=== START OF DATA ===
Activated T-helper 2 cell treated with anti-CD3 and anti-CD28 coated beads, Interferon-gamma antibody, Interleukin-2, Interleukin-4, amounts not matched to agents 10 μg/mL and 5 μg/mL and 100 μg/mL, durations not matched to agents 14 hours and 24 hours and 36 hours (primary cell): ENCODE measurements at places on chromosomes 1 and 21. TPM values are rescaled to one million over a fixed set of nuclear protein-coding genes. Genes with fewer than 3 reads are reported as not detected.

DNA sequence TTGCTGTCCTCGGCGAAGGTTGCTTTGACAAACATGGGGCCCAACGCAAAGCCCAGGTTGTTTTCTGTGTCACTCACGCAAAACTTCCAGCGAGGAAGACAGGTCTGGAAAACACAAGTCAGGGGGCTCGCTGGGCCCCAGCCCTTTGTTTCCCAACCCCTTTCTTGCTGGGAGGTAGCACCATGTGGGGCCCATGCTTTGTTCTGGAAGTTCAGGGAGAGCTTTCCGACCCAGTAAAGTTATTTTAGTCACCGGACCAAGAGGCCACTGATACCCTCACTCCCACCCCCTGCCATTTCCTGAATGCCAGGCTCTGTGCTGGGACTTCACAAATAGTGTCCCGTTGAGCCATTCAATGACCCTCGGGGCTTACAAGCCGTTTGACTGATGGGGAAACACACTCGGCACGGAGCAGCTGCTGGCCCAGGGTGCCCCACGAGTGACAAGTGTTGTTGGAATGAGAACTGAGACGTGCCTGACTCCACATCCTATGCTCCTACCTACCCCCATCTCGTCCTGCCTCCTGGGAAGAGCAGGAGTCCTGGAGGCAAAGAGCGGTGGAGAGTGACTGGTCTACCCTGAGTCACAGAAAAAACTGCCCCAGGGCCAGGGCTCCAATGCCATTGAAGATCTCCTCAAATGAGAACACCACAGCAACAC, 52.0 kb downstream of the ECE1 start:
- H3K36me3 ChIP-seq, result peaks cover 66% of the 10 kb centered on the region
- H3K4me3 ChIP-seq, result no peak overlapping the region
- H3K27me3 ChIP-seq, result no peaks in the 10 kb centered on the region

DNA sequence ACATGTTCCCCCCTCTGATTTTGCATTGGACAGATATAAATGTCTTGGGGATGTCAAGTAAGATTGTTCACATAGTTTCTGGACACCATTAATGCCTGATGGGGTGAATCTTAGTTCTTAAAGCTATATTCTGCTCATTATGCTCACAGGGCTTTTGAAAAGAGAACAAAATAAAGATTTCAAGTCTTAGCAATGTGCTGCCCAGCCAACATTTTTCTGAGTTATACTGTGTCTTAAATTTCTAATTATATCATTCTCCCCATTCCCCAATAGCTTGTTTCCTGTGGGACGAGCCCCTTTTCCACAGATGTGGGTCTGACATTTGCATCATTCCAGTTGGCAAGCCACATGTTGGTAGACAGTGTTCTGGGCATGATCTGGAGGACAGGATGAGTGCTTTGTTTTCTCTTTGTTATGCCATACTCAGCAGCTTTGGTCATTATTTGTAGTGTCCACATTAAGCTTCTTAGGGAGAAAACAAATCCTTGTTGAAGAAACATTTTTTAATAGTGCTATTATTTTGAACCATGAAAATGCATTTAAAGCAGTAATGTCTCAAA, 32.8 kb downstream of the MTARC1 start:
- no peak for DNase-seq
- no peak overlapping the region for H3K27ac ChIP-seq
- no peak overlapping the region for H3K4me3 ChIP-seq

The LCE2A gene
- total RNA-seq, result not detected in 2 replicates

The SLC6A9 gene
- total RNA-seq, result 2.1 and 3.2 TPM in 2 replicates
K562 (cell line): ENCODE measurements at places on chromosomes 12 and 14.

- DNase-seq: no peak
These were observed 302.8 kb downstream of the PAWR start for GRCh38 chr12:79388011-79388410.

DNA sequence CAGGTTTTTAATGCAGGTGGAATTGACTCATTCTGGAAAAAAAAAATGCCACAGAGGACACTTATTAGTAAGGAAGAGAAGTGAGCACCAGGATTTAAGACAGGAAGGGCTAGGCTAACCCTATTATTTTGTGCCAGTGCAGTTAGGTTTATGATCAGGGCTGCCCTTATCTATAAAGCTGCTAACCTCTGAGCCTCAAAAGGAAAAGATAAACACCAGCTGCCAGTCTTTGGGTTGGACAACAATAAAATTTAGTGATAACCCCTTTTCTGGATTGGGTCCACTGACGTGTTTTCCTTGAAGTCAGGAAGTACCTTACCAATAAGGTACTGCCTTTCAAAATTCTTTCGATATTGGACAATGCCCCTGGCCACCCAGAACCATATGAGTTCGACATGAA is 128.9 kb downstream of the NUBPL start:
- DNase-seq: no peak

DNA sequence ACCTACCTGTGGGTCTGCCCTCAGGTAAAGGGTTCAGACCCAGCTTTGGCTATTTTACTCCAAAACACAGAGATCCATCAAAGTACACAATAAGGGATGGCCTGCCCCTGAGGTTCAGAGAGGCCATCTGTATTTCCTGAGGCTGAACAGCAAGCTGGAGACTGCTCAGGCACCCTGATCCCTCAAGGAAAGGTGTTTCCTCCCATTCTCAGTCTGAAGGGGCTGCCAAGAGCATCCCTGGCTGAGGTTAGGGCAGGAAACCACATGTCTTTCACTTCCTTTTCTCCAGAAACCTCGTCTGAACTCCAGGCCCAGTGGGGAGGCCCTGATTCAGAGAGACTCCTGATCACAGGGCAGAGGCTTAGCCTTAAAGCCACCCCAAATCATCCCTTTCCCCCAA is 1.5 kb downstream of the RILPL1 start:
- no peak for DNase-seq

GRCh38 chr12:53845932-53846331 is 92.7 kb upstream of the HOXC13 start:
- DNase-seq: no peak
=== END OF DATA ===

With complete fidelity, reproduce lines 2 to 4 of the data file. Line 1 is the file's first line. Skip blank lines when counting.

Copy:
DNA sequence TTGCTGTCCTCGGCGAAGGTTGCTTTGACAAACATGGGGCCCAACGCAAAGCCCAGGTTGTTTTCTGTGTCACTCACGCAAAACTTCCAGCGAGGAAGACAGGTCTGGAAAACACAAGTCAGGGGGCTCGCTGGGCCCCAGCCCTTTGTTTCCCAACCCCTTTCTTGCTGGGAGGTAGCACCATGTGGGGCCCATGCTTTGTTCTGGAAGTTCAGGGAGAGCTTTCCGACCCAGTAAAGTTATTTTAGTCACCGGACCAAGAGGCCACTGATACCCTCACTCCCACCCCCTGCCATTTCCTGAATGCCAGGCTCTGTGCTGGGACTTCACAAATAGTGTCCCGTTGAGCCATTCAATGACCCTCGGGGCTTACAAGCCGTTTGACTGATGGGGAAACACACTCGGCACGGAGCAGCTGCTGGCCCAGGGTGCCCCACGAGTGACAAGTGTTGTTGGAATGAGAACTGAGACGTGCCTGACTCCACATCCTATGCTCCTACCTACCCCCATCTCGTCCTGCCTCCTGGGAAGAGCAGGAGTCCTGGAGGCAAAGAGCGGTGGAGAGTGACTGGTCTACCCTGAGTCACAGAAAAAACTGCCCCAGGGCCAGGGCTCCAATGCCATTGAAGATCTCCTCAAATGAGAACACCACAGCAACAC, 52.0 kb downstream of the ECE1 start:
- H3K36me3 ChIP-seq, result peaks cover 66% of the 10 kb centered on the region
- H3K4me3 ChIP-seq, result no peak overlapping the region